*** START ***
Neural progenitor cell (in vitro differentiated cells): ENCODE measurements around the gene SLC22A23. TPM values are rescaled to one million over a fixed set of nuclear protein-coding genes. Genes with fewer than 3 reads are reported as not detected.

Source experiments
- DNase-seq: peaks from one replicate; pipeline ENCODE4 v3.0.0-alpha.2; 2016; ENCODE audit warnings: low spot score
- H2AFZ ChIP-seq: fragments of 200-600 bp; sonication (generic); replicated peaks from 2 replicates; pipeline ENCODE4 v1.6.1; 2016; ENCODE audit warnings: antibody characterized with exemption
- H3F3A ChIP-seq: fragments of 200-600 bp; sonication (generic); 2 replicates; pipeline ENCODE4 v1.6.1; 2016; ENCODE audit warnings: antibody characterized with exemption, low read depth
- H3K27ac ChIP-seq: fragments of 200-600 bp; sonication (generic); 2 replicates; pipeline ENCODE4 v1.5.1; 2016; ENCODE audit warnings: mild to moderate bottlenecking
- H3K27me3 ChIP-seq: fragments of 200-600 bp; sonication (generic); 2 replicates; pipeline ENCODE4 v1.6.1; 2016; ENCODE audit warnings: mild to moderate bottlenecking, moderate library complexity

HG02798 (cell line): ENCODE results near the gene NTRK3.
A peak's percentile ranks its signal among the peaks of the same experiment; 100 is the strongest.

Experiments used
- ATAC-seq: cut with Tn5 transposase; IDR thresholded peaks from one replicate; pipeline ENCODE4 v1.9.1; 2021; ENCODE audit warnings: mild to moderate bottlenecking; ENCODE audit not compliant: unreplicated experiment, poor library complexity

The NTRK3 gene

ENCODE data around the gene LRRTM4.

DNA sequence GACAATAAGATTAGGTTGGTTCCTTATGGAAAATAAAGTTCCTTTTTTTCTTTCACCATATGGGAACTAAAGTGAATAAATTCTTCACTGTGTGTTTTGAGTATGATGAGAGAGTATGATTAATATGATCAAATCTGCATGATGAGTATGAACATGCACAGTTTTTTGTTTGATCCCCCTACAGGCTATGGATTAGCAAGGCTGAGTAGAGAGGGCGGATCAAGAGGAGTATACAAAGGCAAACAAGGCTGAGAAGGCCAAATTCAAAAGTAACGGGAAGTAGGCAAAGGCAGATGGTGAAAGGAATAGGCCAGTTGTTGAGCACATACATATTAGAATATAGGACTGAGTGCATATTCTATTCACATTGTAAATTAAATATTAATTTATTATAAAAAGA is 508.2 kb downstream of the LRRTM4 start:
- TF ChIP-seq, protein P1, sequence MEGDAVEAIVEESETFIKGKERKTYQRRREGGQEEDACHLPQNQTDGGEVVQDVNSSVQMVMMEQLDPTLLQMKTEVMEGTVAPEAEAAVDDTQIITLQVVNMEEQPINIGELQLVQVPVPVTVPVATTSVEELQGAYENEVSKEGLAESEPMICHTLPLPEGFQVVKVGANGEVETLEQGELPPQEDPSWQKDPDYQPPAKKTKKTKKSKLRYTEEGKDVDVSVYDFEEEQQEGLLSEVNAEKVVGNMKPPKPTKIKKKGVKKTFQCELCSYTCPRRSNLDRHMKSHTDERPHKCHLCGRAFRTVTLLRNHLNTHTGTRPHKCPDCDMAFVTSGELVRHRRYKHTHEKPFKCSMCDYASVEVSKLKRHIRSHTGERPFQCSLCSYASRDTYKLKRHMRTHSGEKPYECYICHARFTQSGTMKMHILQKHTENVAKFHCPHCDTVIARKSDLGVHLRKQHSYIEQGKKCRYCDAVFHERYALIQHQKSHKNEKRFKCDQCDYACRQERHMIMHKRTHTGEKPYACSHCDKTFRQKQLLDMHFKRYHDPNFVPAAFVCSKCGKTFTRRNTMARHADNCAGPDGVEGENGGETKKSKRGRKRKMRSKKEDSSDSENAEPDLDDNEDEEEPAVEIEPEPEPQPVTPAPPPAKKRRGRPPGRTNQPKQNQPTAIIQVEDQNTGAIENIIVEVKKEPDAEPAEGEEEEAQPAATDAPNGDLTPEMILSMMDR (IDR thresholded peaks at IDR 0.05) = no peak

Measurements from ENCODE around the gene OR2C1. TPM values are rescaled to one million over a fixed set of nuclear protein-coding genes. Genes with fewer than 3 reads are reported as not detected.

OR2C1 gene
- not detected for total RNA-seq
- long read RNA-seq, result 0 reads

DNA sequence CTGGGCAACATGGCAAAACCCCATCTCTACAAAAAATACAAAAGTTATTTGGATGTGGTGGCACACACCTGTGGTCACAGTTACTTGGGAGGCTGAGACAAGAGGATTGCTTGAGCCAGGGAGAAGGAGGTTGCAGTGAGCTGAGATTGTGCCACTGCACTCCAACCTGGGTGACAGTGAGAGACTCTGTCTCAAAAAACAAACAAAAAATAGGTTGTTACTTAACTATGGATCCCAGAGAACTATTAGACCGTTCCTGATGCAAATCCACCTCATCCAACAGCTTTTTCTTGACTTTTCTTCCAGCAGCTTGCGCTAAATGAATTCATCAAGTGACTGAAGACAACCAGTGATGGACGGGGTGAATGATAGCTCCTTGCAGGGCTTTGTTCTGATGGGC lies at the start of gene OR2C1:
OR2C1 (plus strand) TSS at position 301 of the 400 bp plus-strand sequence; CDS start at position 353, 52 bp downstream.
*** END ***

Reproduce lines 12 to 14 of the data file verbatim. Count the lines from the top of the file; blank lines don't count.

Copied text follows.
The NTRK3 gene

ENCODE data around the gene LRRTM4.

DNA sequence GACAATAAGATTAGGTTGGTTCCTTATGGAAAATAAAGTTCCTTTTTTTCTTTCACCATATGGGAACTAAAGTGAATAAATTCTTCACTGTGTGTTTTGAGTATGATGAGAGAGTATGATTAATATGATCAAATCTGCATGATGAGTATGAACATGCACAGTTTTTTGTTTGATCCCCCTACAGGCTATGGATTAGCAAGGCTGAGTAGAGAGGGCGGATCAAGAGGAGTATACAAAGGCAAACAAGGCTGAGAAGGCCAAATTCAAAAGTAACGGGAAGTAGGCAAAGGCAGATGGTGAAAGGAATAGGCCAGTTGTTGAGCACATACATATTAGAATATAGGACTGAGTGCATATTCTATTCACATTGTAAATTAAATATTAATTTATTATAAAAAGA is 508.2 kb downstream of the LRRTM4 start: